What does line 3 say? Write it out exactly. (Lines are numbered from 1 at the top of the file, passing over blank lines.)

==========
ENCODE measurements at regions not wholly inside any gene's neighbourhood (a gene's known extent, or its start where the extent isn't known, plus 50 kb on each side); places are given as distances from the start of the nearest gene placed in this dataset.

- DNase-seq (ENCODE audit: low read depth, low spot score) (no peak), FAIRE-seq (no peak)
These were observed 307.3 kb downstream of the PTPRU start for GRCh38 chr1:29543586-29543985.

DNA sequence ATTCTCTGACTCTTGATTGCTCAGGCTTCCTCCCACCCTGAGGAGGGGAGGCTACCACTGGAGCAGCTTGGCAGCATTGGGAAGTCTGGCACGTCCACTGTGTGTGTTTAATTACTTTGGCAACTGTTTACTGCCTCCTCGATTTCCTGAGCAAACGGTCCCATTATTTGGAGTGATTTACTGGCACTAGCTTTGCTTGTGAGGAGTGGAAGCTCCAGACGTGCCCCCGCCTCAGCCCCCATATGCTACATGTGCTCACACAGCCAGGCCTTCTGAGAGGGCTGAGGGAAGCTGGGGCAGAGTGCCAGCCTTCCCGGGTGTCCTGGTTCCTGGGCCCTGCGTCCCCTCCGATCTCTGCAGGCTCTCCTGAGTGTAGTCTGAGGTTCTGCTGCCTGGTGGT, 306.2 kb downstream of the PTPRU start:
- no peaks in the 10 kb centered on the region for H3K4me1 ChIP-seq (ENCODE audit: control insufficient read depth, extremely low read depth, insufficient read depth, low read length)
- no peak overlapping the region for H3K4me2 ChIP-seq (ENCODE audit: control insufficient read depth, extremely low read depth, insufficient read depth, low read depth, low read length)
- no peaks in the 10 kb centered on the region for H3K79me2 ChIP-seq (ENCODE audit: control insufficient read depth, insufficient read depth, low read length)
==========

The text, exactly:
These were observed 307.3 kb downstream of the PTPRU start for GRCh38 chr1:29543586-29543985.